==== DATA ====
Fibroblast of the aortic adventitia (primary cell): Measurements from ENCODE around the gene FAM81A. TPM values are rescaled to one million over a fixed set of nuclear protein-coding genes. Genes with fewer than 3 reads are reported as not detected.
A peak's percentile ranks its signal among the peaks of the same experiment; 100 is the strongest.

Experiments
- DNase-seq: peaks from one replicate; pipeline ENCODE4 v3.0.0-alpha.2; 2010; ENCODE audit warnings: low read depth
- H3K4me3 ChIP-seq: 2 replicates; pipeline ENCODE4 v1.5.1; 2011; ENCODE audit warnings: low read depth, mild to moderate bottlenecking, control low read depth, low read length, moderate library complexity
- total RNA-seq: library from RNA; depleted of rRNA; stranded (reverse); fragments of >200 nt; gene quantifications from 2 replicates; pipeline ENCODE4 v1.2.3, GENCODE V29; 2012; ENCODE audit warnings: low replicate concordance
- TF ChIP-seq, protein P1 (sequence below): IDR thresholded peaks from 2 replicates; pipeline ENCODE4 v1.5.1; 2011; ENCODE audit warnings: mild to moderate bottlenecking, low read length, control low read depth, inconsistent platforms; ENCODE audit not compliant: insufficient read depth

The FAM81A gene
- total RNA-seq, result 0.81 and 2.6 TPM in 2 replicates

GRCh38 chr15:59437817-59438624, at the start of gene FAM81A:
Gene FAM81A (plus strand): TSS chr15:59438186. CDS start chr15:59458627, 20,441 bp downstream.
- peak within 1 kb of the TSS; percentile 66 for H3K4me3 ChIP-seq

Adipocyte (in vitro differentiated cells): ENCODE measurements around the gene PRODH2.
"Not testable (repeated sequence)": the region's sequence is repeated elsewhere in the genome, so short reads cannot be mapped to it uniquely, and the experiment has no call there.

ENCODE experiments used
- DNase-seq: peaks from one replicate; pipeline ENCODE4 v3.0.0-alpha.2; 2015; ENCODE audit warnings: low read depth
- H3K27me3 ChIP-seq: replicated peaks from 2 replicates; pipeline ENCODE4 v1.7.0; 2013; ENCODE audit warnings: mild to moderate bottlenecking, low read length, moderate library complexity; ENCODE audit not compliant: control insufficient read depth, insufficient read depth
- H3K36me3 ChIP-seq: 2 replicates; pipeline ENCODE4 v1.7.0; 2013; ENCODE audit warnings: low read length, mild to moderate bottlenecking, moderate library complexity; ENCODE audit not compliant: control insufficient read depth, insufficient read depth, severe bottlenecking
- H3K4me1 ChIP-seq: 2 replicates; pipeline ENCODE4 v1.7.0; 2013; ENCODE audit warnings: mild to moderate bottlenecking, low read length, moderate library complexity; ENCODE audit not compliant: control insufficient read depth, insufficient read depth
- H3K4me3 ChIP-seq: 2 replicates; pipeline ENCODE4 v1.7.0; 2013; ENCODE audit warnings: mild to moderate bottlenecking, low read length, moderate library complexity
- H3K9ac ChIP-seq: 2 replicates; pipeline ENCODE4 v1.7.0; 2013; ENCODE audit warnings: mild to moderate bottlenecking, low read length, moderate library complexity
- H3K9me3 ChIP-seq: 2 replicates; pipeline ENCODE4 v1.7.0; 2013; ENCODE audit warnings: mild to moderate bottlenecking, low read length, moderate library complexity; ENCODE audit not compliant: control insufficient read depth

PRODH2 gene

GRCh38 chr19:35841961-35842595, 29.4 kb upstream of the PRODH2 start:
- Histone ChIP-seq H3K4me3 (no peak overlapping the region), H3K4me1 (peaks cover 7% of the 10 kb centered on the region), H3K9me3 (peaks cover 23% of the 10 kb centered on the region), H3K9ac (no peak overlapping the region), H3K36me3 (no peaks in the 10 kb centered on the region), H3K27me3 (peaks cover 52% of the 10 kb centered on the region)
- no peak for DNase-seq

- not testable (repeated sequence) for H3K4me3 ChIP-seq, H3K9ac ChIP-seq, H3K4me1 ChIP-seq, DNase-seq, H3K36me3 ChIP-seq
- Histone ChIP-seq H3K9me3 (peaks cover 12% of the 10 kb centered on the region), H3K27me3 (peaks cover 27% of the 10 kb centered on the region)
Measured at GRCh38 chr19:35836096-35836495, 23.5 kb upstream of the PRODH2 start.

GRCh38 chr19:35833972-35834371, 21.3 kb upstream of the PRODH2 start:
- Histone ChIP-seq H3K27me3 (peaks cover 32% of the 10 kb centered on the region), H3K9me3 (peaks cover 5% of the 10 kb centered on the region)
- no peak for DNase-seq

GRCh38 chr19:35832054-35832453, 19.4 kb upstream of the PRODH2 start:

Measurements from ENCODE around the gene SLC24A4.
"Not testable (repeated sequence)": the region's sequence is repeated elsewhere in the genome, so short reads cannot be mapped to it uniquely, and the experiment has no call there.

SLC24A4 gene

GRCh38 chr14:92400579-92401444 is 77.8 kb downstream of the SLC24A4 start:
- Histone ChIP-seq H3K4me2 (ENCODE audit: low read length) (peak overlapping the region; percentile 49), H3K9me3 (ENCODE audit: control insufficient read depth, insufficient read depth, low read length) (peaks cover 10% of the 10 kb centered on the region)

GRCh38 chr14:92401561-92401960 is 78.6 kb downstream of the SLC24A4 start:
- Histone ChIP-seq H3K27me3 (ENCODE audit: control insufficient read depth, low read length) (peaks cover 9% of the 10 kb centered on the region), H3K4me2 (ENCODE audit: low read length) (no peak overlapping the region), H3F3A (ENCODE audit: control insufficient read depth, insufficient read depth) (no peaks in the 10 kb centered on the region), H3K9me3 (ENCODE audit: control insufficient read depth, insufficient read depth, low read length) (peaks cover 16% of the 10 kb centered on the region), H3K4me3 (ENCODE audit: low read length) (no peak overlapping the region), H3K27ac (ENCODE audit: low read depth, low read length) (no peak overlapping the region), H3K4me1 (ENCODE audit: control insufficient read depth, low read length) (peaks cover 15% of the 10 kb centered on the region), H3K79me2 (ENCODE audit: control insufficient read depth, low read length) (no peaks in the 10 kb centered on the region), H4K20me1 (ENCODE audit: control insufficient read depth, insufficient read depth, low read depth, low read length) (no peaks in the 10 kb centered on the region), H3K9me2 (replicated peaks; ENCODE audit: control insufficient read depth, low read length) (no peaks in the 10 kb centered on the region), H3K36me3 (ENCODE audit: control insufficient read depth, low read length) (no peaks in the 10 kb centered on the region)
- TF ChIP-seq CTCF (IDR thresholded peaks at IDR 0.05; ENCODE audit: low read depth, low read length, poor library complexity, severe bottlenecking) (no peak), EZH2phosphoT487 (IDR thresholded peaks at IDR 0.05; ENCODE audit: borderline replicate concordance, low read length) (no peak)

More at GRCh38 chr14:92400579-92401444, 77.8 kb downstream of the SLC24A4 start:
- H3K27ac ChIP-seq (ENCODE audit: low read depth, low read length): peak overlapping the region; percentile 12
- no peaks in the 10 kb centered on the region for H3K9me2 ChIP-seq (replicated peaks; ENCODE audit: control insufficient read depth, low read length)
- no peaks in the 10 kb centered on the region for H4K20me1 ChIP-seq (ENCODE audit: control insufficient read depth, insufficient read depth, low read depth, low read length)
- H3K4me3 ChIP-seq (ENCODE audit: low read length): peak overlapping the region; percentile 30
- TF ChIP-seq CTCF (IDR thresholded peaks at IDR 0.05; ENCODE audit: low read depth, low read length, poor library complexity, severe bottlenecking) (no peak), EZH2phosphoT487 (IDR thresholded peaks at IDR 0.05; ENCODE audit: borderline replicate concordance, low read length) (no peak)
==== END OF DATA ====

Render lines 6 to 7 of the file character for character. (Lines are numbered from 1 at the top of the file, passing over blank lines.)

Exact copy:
- total RNA-seq: library from RNA; depleted of rRNA; stranded (reverse); fragments of >200 nt; gene quantifications from 2 replicates; pipeline ENCODE4 v1.2.3, GENCODE V29; 2012; ENCODE audit warnings: low replicate concordance
- TF ChIP-seq, protein P1 (sequence below): IDR thresholded peaks from 2 replicates; pipeline ENCODE4 v1.5.1; 2011; ENCODE audit warnings: mild to moderate bottlenecking, low read length, control low read depth, inconsistent platforms; ENCODE audit not compliant: insufficient read depth